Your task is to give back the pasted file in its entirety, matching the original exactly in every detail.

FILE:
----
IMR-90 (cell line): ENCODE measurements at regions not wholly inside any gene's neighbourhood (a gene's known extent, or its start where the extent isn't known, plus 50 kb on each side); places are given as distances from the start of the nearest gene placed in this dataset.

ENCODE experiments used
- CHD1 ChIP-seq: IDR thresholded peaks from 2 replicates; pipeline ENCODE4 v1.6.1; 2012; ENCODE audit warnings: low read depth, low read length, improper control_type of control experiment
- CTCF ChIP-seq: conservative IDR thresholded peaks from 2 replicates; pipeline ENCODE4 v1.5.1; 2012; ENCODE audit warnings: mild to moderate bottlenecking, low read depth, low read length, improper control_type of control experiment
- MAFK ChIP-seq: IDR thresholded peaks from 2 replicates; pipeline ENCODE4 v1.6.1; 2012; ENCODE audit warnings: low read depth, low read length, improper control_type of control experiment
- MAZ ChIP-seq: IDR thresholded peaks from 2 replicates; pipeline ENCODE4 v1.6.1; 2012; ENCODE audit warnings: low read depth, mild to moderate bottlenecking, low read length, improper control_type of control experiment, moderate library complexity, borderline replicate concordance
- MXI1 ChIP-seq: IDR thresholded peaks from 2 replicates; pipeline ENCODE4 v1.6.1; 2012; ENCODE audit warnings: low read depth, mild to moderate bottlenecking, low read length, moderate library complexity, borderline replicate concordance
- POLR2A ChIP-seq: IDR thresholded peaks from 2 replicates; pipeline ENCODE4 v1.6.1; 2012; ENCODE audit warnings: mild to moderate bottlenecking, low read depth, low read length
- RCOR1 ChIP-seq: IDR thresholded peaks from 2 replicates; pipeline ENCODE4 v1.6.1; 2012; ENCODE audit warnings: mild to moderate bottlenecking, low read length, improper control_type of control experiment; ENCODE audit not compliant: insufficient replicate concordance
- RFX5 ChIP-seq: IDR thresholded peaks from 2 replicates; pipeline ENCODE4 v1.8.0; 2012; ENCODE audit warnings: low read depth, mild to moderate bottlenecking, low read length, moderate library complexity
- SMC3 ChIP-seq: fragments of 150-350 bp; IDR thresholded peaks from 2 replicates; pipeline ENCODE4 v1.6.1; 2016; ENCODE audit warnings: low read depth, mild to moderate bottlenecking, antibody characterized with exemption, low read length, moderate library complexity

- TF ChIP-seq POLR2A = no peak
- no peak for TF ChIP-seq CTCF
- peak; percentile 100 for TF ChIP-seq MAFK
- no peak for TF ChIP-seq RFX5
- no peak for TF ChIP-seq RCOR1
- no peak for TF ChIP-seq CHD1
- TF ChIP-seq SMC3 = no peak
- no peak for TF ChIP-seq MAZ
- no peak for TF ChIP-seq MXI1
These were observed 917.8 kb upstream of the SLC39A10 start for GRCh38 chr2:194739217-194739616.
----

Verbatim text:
IMR-90 (cell line): ENCODE measurements at regions not wholly inside any gene's neighbourhood (a gene's known extent, or its start where the extent isn't known, plus 50 kb on each side); places are given as distances from the start of the nearest gene placed in this dataset.

ENCODE experiments used
- CHD1 ChIP-seq: IDR thresholded peaks from 2 replicates; pipeline ENCODE4 v1.6.1; 2012; ENCODE audit warnings: low read depth, low read length, improper control_type of control experiment
- CTCF ChIP-seq: conservative IDR thresholded peaks from 2 replicates; pipeline ENCODE4 v1.5.1; 2012; ENCODE audit warnings: mild to moderate bottlenecking, low read depth, low read length, improper control_type of control experiment
- MAFK ChIP-seq: IDR thresholded peaks from 2 replicates; pipeline ENCODE4 v1.6.1; 2012; ENCODE audit warnings: low read depth, low read length, improper control_type of control experiment
- MAZ ChIP-seq: IDR thresholded peaks from 2 replicates; pipeline ENCODE4 v1.6.1; 2012; ENCODE audit warnings: low read depth, mild to moderate bottlenecking, low read length, improper control_type of control experiment, moderate library complexity, borderline replicate concordance
- MXI1 ChIP-seq: IDR thresholded peaks from 2 replicates; pipeline ENCODE4 v1.6.1; 2012; ENCODE audit warnings: low read depth, mild to moderate bottlenecking, low read length, moderate library complexity, borderline replicate concordance
- POLR2A ChIP-seq: IDR thresholded peaks from 2 replicates; pipeline ENCODE4 v1.6.1; 2012; ENCODE audit warnings: mild to moderate bottlenecking, low read depth, low read length
- RCOR1 ChIP-seq: IDR thresholded peaks from 2 replicates; pipeline ENCODE4 v1.6.1; 2012; ENCODE audit warnings: mild to moderate bottlenecking, low read length, improper control_type of control experiment; ENCODE audit not compliant: insufficient replicate concordance
- RFX5 ChIP-seq: IDR thresholded peaks from 2 replicates; pipeline ENCODE4 v1.8.0; 2012; ENCODE audit warnings: low read depth, mild to moderate bottlenecking, low read length, moderate library complexity
- SMC3 ChIP-seq: fragments of 150-350 bp; IDR thresholded peaks from 2 replicates; pipeline ENCODE4 v1.6.1; 2016; ENCODE audit warnings: low read depth, mild to moderate bottlenecking, antibody characterized with exemption, low read length, moderate library complexity

- TF ChIP-seq POLR2A = no peak
- no peak for TF ChIP-seq CTCF
- peak; percentile 100 for TF ChIP-seq MAFK
- no peak for TF ChIP-seq RFX5
- no peak for TF ChIP-seq RCOR1
- no peak for TF ChIP-seq CHD1
- TF ChIP-seq SMC3 = no peak
- no peak for TF ChIP-seq MAZ
- no peak for TF ChIP-seq MXI1
These were observed 917.8 kb upstream of the SLC39A10 start for GRCh38 chr2:194739217-194739616.